Again, many thanks to awesome RtB fiend Ross for the great guest post yesterday. I loved it, because it got me thinking about lots of songs from my past, and indeed, music in general, and its mysterious power to affect heart and soul far more than any spoken word.
Isn’t it something how music can evoke such strong, associative memories, as if the events just happened recently? For instance, I can’t listen to Elvis’s gospel music without thinking of my mother, even though it was in the early 70s that she and I were in the same room with those records. I can’t hear the old close-harmony male quartets of the 1950s without thinking of Dad, and how he’d let me play his Suddenly it’s the Hi-Lo’s (before I ever knew what a Gene Puerling was) and The Four Lads Sing Frank Loesser albums over and over and over without ever saying Turn that stuff down!, like he did when I played my Beatles, Monkees, Al Green, Jackson Five and Rod Stewart records.
I can’t hear songs from The Sound of Music, The King and I or My Fair Lady without being transported back to my living room floor as a 14-year-old, sitting in front of the enormous stereo that looked like this and memorizing every note of every tune, wishing that I could play the King of Siam or Henry Higgins on Broadway, because men got the best songs. (To this day, I can recite the completely mean-spirited — but delicious — Why Can’t the English?, verbatim.)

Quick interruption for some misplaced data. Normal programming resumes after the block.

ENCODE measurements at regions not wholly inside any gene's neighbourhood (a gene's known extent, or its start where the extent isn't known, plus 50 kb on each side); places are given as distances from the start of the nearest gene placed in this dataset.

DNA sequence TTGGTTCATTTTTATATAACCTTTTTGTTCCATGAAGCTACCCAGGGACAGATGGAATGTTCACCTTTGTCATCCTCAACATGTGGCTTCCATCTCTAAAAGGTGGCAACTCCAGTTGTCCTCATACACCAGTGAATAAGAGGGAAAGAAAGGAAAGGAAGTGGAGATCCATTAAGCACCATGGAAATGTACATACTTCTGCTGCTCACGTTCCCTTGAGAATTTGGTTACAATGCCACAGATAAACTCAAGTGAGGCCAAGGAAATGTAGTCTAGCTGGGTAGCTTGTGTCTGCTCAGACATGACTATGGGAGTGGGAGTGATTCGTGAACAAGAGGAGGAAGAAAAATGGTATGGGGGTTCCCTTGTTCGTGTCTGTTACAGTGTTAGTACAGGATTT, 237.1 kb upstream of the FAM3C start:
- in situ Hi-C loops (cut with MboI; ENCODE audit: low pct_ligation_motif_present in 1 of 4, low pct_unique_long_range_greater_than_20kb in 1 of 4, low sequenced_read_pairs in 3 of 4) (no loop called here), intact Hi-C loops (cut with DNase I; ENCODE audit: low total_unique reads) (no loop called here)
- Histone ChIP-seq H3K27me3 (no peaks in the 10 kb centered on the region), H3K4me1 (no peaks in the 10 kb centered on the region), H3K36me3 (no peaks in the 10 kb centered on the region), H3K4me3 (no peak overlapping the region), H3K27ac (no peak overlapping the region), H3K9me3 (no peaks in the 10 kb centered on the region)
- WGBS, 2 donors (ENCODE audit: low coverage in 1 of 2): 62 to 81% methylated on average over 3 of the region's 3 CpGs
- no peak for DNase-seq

But the nostalgia isn’t all that gets me about listening to music. Cripes, I could write a dissertation on this. Being a singer, I’m unsurprisingly partial to the places songs take me (the definition of “song” being poetry set to music, therefore sung, as opposed to a sonata or symphony or concerto, which is instrumental). Regardless of the subject matter, some songs resonate with me for years; decades, even, and the connection is largely emotional. If you were to do a study (and I’m certain someone has, somewhere, sometime) on the psychological effects of the chromatic-fourth descending bass line in modern song, I’m sure you would find important links to certain emotions — mostly, melancholy or outright sadness. Get out your guitar or piano and play these changes in a slow four:
That progression, present in dozens of songs I can think of, and probably a hundred more, dictates a definite set of emotions. Consider just a few songs in which it’s used exactly as above, or pretty darn close:
Everything Must Change (Bernard Ighner – recorded by countless artists)
A Song for You (Leon Russell – recorded by countless artists)
Chim-Chim Cher-ee (Richard & Robert Sherman – Mary Poppins)
Hotel California (The Eagles)
Michelle (The Beatles)
My Funny Valentine (written by tortured genius Lorenz Hart)
This Masquerade (Leon Russell)
I can’t think of many (any?) “happy,” chirpy songs in which that device is employed, though they may exist. And I don’t think it’s entirely because there are few happy songs in minor keys. It’s a musical trick, designed to elicit the same emotional results every time: disquietude, nostalgia, sadness, loss, loneliness, uncertainty. And for me, it works, without fail.
I could go on for hours, but I have to get stuff done. So how about you? What music is transcendent and intensely meaningful for you? I’ll bet you can think of quite a few examples.